Posted in Sustainability

June 22, 2011

The Living Systems View of “Good”

flower

|Photo by daisybush|http://www.flickr.com/photos/dennajones/4951125886|

I am very much looking forward to my upcoming cafe conversation with Carol Sanford, author of the recently released The Responsible Business. Someone once said, “What Deepak Chopra and Steven Covey are to the individual, Carol Sanford is to the whole organization.”  I have considered her as a mentor at a distance, ever since getting introduced to her work by fellow Arlington resident Bill Reed.  What I have come to appreciate about both Carol and Bill is their incisive emphasis on regenerative design and capacity building as they help people to understand that they are not separate from but a part of “the environment.”  In a recent blog post, Carol shows how our anthropocentric views have not only put us at the center of things but also apart from them, in ways that are increasingly detrimental.  Even with the best of intentions to “do good,” there is often a division between provider and other (think what is implied in “giving back” or “helping the environment”), as opposed to “working to evolve a living order” of which we are intimately a part.

What follows is an excerpt from Carol’s recent blog post “Sustainability: Moving From ‘Less Harm’ to ‘Deep Good'” (for the entire post follow this link). Read More

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June 22, 2011

The Living Systems View of "Good"

flower

|Photo by daisybush|http://www.flickr.com/photos/dennajones/4951125886|

I am very much looking forward to my upcoming cafe conversation with Carol Sanford, author of the recently released The Responsible Business. Someone once said, “What Deepak Chopra and Steven Covey are to the individual, Carol Sanford is to the whole organization.”  I have considered her as a mentor at a distance, ever since getting introduced to her work by fellow Arlington resident Bill Reed.  What I have come to appreciate about both Carol and Bill is their incisive emphasis on regenerative design and capacity building as they help people to understand that they are not separate from but a part of “the environment.”  In a recent blog post, Carol shows how our anthropocentric views have not only put us at the center of things but also apart from them, in ways that are increasingly detrimental.  Even with the best of intentions to “do good,” there is often a division between provider and other (think what is implied in “giving back” or “helping the environment”), as opposed to “working to evolve a living order” of which we are intimately a part.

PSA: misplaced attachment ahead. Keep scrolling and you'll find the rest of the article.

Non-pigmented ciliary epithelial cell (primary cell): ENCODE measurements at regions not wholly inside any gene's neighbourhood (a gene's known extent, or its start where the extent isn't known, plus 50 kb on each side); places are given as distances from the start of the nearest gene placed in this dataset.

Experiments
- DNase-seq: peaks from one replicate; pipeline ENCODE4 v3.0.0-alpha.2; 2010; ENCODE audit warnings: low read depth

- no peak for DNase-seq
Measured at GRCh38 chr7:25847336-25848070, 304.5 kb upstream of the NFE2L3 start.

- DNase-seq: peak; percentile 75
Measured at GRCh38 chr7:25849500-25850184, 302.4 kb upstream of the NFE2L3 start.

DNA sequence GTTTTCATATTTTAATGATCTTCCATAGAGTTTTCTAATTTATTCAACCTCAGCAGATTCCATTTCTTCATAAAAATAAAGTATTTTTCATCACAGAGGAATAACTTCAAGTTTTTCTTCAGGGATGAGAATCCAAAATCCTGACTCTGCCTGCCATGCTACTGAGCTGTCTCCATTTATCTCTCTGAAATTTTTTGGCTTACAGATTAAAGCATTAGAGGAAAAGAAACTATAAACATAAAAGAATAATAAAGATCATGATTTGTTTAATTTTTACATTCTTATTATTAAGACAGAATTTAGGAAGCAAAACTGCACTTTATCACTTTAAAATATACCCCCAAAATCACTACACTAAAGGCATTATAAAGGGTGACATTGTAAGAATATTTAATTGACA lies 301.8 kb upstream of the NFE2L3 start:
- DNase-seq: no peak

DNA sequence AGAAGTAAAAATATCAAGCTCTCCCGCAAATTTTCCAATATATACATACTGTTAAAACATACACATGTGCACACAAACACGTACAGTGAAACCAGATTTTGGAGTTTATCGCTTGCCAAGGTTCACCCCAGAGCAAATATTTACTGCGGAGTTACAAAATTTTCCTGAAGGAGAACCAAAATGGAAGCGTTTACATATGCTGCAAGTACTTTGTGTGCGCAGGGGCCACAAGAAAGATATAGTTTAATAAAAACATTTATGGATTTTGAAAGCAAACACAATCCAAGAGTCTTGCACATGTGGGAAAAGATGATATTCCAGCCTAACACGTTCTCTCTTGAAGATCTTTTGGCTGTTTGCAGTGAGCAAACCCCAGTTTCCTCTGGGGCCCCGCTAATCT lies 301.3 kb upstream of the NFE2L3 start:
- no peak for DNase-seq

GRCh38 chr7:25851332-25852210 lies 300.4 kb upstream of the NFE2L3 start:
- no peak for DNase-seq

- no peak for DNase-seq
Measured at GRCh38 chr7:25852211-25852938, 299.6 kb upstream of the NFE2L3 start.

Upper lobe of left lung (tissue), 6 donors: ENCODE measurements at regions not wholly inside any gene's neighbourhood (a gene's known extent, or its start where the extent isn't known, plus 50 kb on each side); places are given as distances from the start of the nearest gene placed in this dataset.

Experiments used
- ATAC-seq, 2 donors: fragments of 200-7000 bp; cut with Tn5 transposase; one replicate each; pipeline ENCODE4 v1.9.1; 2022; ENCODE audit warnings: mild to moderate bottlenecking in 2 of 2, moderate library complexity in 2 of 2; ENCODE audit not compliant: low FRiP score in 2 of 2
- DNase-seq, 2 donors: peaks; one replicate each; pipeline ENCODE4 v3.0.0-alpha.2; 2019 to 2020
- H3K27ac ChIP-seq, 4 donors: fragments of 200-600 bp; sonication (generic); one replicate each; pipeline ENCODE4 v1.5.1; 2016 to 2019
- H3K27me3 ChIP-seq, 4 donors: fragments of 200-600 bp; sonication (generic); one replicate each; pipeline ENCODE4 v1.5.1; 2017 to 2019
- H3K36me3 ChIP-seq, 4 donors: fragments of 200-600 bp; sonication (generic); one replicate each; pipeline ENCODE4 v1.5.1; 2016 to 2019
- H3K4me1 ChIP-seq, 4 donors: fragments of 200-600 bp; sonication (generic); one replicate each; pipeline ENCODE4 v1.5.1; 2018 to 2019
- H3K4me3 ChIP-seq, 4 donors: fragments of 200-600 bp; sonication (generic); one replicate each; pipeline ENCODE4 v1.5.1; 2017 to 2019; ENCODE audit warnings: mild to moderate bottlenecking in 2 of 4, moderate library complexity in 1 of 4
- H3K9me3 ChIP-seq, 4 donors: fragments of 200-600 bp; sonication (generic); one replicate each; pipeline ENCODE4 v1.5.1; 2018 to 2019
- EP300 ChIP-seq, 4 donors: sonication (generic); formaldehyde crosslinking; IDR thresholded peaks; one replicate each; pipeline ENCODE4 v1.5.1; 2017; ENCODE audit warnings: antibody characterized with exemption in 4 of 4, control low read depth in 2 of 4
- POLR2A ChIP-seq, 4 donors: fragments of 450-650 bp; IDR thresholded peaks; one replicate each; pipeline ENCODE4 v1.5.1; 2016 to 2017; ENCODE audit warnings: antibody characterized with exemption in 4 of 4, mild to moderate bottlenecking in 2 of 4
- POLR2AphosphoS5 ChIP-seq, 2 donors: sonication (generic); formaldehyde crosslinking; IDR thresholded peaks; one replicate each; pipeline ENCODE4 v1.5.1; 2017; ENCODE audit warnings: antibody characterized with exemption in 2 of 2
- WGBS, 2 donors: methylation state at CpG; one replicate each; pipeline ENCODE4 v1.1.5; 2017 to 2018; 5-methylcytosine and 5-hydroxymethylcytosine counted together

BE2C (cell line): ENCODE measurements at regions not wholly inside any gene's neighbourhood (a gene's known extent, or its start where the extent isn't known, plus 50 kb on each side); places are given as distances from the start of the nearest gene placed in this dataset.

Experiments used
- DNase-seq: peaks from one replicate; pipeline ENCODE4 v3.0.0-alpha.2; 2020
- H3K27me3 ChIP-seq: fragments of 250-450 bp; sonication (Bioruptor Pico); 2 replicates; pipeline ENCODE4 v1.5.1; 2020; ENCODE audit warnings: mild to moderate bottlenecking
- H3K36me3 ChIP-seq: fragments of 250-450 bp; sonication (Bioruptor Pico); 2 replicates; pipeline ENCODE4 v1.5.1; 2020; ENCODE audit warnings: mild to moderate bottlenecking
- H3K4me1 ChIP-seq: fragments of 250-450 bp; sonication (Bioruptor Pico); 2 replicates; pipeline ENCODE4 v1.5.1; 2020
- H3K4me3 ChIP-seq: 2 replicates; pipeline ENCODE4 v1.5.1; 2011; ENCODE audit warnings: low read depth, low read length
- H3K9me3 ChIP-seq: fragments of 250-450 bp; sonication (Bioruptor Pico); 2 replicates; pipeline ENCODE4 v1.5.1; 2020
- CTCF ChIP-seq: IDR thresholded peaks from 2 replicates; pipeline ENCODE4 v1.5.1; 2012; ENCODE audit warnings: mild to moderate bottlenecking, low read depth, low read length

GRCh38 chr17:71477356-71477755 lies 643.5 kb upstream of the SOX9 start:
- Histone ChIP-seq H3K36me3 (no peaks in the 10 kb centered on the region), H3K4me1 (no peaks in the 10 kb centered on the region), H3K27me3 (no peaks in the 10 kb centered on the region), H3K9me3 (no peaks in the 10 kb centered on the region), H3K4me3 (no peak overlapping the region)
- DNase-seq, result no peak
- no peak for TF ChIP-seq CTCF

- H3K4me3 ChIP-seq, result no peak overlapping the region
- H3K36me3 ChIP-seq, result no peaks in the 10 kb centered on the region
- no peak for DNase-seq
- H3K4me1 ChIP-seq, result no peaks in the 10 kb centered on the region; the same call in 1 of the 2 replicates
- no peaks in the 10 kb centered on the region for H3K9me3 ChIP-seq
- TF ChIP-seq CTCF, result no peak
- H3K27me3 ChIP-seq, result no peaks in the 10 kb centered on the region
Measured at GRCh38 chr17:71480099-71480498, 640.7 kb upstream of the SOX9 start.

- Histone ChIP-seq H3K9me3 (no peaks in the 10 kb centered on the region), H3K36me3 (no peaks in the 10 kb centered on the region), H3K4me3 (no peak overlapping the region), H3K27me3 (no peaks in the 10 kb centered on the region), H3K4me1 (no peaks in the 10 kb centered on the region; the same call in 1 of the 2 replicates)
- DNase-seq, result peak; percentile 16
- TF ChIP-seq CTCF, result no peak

What follows is an excerpt from Carol’s recent blog post “Sustainability: Moving From ‘Less Harm’ to ‘Deep Good'” (for the entire post follow this link). Read More

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June 21, 2011

All Together Now

mouse trap

|Photo by jelkeschaafsma|http://www.flickr.com/photos/24746830@N06/2909403533|

A Mouse Story

A mouse looked through the crack in the wall to see the farmer and his wife open a package. “What food might this contain?” The mouse wondered -he was devastated to discover it was a mousetrap. Read More

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May 4, 2011

Steps to an Ecology of Change

ecology

|Photo by chucklepix (Steve)|http://www.flickr.com/photos/42507736@N02/5094175658/in/photostream|

I love great writing, and for that reason always look forward to reading the newest issue of the Whole Thinking Journal from the Center for Whole Communities. The most recent issue can be found here, and features beautiful and thought-provoking pieces from my Whole Measures co-trainer Mistinguette Smith, former Ruckus Society Executive Director Adrienne Maree Brown, and CWC board member Tom Wessels, among many others.

I wanted to spend some time here reflecting on the Wessels article in particular, “Resilient Communities: An Ecological Perspective.”  Tom Wessels is a natural historian, a professor at Antioch University, and a keen observer and student of the landscape of New England.  He is also a proponent of understanding the dynamics of various kinds of complex systems, from eco-systems to organizations, as a pathway to knowing what constitutes more sustainable behavior.  Read More

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March 29, 2011

Dance Lightly

Photo by: Munana

The following is a letter by Akaya Windwood, President of the Rockwood Leadership Institute and member of the IISC Board of Directors…

Tsunamis. Unemployment. Volcanoes. Cote d’Ivoire. Homelessness. The Middle East. The Midwest. Pirates. Earthquakes. Drug and human trafficking. Union busting. Collapsing economies. Dropout rates. Nuclear fallout. Foreclosures. Floods.

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March 21, 2011